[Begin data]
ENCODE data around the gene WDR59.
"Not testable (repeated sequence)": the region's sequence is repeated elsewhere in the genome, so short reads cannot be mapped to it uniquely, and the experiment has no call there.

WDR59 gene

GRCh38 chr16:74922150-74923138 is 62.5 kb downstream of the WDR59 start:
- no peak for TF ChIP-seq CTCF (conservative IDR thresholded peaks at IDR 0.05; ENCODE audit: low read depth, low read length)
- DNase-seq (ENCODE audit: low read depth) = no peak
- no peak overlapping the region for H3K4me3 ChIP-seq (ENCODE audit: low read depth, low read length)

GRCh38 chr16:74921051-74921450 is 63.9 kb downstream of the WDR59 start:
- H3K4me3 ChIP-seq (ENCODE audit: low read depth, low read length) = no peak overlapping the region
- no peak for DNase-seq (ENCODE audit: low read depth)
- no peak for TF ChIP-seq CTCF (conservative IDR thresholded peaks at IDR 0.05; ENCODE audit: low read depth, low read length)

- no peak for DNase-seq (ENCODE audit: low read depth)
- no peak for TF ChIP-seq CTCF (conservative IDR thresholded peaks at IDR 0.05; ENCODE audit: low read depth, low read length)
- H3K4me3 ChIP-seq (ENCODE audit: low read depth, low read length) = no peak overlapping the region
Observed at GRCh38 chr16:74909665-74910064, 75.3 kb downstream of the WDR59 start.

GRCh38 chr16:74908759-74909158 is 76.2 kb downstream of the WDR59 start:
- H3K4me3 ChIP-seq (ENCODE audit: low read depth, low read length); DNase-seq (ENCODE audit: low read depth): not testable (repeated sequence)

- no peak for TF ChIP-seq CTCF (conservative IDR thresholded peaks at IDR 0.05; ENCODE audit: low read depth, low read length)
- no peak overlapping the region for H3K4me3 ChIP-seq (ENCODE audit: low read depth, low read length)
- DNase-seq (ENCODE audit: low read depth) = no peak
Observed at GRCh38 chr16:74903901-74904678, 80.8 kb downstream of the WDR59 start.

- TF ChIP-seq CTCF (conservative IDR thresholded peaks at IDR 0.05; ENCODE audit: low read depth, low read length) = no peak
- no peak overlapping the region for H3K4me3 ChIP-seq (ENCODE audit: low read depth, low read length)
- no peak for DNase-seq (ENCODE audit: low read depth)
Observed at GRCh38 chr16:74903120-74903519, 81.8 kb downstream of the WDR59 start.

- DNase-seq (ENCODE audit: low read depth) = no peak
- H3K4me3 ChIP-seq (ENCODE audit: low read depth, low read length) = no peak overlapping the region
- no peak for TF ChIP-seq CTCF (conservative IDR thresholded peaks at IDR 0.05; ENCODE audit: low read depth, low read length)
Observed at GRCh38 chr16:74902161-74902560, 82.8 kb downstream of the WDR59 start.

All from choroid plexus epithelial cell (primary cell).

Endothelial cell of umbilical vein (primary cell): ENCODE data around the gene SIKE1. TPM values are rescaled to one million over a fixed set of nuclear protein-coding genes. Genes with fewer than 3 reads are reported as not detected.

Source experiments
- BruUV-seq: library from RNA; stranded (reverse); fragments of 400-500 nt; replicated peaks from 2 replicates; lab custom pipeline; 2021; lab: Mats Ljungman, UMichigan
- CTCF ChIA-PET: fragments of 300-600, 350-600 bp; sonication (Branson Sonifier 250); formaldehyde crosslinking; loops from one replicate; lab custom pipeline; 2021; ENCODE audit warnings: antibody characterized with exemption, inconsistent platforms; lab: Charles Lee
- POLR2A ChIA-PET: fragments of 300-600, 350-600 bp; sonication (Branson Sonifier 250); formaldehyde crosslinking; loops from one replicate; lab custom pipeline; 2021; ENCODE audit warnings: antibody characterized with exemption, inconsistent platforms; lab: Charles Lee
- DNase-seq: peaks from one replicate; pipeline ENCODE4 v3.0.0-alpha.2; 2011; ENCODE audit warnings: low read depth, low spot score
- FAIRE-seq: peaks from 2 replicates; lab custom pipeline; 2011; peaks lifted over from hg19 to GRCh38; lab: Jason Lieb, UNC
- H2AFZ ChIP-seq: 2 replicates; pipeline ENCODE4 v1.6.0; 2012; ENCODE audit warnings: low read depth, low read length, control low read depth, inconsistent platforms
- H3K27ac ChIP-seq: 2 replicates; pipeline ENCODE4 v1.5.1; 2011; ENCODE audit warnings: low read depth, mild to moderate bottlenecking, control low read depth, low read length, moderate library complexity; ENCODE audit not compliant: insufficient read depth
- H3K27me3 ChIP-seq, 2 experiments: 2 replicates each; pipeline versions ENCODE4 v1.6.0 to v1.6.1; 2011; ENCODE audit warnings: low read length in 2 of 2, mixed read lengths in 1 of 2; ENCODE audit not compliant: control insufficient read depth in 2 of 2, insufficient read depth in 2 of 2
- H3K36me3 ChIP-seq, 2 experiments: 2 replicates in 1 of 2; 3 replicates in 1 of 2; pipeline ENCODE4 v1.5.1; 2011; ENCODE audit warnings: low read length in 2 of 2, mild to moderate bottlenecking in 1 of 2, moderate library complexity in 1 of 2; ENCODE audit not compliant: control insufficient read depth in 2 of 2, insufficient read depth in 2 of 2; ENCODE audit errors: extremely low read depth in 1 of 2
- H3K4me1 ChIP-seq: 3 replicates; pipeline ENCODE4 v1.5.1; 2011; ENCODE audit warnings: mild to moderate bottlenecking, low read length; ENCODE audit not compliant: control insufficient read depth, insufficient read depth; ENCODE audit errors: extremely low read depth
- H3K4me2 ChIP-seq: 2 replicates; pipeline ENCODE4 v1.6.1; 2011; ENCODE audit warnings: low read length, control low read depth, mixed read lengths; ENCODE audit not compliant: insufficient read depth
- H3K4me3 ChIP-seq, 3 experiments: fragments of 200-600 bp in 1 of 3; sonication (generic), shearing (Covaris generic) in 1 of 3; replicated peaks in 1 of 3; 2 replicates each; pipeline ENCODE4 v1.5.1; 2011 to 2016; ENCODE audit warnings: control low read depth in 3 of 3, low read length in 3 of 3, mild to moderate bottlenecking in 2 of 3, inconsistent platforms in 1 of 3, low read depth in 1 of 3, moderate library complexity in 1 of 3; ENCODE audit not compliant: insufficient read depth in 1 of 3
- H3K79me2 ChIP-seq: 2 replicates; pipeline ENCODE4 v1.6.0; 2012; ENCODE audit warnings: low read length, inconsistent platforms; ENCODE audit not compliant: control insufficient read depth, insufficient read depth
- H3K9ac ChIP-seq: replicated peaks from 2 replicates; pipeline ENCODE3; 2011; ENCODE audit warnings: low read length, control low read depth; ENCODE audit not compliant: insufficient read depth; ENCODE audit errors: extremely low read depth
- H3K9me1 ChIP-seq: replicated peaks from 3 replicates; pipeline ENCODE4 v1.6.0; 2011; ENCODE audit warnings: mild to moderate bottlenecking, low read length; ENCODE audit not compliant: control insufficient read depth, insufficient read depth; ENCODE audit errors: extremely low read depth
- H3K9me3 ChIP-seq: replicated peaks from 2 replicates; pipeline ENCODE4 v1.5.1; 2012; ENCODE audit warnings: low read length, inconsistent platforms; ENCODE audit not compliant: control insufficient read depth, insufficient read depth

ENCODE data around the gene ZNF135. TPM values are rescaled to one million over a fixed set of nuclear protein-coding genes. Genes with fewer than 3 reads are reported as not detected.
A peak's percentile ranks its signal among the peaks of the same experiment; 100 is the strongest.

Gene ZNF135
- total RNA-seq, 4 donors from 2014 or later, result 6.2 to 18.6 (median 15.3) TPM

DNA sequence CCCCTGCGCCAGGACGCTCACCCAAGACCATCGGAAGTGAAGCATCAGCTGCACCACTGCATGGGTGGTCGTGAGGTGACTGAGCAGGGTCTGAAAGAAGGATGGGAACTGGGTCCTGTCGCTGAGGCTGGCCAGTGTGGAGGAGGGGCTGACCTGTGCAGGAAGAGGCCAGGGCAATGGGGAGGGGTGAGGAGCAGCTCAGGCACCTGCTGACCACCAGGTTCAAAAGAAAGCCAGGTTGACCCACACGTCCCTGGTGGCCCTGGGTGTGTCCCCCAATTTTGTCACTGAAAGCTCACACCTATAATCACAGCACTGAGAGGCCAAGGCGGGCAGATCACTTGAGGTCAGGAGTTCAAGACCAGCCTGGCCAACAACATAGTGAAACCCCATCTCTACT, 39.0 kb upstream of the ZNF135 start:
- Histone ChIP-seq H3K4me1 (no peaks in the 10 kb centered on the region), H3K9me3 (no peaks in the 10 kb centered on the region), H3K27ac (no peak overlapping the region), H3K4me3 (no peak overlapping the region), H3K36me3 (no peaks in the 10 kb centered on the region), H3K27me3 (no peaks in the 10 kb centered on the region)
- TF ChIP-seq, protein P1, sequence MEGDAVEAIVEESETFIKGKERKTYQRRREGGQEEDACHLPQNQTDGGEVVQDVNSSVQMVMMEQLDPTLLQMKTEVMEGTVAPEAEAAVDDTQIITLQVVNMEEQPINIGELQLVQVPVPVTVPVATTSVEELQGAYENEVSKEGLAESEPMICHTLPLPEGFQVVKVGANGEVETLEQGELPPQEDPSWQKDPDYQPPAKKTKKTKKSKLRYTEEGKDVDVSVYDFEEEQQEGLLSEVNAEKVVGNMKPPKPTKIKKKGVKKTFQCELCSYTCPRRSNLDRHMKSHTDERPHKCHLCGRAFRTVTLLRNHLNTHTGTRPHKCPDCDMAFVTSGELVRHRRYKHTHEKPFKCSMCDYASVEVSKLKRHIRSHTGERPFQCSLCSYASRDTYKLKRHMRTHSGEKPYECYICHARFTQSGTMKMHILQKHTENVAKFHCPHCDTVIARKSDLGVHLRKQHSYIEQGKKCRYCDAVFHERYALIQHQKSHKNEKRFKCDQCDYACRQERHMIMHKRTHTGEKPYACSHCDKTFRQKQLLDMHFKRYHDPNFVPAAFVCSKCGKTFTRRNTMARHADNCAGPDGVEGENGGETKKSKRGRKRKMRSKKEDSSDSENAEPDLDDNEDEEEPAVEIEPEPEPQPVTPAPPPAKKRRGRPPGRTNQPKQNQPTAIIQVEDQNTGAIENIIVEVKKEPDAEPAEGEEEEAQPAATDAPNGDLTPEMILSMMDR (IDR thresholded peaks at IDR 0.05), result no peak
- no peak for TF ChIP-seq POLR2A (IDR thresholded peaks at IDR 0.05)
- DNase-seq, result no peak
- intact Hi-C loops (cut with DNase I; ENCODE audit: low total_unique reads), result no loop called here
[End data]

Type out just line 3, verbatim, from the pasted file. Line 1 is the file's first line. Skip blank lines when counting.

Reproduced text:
WDR59 gene